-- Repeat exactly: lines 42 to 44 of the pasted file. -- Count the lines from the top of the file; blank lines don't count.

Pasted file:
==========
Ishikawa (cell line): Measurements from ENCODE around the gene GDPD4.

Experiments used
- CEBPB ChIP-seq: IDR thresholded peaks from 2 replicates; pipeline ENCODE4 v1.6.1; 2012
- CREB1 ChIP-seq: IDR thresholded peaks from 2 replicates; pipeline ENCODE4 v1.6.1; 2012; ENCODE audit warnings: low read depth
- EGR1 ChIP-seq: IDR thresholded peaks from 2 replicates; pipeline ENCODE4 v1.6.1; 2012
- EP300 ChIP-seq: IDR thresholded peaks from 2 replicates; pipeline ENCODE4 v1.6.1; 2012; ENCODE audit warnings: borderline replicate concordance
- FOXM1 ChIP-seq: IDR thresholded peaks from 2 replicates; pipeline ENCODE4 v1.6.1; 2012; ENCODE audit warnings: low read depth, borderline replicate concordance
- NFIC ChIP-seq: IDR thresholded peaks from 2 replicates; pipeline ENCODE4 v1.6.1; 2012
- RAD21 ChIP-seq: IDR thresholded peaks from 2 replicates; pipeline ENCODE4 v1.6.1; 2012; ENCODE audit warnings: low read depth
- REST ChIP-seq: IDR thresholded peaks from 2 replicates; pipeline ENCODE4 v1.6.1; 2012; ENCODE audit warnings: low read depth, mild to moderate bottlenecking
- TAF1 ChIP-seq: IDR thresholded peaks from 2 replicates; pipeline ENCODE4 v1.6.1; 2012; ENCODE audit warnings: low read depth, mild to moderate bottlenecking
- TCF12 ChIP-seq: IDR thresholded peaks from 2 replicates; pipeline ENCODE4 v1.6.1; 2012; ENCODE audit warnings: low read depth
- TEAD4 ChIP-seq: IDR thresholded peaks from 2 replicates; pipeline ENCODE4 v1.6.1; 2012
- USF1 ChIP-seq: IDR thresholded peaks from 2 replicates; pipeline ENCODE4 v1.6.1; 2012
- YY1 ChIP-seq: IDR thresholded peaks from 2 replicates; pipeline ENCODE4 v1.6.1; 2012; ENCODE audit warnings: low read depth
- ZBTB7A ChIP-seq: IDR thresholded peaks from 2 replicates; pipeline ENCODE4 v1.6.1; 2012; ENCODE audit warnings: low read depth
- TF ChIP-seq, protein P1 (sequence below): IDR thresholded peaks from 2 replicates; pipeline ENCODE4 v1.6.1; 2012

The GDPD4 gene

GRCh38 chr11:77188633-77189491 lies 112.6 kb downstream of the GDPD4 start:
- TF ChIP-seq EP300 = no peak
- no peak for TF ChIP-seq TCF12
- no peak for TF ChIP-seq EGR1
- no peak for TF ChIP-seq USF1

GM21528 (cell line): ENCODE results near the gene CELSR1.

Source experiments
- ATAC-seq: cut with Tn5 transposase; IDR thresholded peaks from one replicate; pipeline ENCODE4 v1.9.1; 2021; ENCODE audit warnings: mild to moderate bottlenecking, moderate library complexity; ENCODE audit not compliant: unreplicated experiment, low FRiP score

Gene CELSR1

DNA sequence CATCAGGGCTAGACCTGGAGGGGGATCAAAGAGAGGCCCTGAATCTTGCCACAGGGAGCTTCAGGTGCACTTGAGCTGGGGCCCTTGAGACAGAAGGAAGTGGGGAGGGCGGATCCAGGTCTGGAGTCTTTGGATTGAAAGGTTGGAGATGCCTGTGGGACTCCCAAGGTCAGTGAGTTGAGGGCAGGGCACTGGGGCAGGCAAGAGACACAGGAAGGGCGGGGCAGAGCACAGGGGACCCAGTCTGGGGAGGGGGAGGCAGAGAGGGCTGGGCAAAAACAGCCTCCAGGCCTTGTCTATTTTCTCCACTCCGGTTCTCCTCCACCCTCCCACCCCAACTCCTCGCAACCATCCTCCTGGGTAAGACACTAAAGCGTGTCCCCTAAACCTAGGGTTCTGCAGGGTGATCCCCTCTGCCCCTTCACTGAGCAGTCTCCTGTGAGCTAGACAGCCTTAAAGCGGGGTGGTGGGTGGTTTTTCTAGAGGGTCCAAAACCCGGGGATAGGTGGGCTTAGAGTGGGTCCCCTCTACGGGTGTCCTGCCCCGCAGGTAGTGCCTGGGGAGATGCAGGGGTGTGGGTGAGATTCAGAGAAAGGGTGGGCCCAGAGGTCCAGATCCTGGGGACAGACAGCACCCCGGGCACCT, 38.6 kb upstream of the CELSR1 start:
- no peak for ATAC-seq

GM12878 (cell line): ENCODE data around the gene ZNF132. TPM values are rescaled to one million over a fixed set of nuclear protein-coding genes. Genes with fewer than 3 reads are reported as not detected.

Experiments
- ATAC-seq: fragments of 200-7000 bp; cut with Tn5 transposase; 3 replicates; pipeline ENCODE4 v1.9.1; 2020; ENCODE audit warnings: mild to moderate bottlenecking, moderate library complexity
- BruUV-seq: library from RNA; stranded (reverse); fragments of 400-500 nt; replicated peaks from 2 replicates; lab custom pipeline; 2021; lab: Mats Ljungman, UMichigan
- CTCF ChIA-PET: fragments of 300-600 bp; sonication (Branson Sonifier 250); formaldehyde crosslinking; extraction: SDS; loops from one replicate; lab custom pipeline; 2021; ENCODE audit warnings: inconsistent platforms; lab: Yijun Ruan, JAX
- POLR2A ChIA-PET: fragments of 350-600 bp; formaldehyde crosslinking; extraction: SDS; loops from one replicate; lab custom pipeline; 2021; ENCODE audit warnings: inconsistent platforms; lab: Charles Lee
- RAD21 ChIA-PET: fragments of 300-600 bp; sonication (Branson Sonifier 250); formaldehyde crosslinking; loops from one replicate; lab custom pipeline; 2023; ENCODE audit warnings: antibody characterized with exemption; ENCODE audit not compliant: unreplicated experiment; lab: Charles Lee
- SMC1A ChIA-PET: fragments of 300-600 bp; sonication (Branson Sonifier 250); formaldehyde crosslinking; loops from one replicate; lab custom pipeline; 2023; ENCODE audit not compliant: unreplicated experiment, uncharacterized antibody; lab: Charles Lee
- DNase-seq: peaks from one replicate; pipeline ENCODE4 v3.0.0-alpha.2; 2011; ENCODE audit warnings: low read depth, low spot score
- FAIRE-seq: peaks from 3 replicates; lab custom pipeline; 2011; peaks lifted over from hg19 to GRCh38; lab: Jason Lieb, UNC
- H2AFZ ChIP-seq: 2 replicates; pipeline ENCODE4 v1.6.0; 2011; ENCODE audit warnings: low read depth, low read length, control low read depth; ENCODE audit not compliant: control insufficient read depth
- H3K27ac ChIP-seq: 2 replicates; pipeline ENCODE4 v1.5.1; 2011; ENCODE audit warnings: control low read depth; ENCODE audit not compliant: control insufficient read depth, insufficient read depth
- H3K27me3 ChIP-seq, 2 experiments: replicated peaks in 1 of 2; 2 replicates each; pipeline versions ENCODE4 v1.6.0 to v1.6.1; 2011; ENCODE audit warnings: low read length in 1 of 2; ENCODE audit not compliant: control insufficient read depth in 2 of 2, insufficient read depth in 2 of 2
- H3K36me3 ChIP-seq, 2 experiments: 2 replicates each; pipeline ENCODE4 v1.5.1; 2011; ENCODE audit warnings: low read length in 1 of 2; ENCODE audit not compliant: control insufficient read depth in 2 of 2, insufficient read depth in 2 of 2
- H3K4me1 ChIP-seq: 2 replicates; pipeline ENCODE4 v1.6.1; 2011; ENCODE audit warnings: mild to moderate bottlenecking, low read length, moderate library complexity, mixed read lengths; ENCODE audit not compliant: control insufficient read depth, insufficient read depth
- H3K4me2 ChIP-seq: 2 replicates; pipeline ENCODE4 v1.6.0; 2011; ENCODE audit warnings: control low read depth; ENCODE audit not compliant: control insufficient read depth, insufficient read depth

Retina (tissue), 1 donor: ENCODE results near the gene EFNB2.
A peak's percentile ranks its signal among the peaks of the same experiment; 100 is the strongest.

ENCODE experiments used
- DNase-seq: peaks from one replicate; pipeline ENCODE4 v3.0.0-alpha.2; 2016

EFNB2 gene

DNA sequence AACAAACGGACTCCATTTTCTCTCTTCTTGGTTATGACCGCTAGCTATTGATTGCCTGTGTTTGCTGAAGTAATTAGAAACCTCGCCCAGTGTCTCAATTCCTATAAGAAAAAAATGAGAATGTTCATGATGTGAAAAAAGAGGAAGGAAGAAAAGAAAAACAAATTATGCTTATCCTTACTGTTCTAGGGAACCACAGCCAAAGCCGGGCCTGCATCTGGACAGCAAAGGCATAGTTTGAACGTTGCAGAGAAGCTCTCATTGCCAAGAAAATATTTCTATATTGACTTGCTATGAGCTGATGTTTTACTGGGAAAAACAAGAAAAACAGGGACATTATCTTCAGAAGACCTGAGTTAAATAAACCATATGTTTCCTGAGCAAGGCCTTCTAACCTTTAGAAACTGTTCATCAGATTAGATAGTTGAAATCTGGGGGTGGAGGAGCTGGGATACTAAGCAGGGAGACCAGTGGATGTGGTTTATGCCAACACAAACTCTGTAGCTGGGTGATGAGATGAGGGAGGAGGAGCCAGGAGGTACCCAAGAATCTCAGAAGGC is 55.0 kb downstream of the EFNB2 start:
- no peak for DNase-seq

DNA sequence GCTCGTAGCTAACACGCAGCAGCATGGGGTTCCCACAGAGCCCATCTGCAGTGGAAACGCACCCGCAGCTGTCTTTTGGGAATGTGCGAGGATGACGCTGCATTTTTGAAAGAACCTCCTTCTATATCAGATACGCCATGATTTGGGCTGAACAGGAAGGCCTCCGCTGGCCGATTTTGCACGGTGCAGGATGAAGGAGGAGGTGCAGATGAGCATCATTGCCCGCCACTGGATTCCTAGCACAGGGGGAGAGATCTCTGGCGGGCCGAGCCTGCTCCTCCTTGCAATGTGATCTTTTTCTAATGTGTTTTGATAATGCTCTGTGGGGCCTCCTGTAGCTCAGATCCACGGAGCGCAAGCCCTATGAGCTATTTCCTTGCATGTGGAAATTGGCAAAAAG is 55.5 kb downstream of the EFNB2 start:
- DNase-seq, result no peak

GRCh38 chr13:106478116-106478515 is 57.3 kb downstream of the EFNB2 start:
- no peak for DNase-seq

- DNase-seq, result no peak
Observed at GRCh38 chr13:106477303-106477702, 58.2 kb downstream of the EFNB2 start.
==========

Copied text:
- H3K27me3 ChIP-seq, 2 experiments: replicated peaks in 1 of 2; 2 replicates each; pipeline versions ENCODE4 v1.6.0 to v1.6.1; 2011; ENCODE audit warnings: low read length in 1 of 2; ENCODE audit not compliant: control insufficient read depth in 2 of 2, insufficient read depth in 2 of 2
- H3K36me3 ChIP-seq, 2 experiments: 2 replicates each; pipeline ENCODE4 v1.5.1; 2011; ENCODE audit warnings: low read length in 1 of 2; ENCODE audit not compliant: control insufficient read depth in 2 of 2, insufficient read depth in 2 of 2
- H3K4me1 ChIP-seq: 2 replicates; pipeline ENCODE4 v1.6.1; 2011; ENCODE audit warnings: mild to moderate bottlenecking, low read length, moderate library complexity, mixed read lengths; ENCODE audit not compliant: control insufficient read depth, insufficient read depth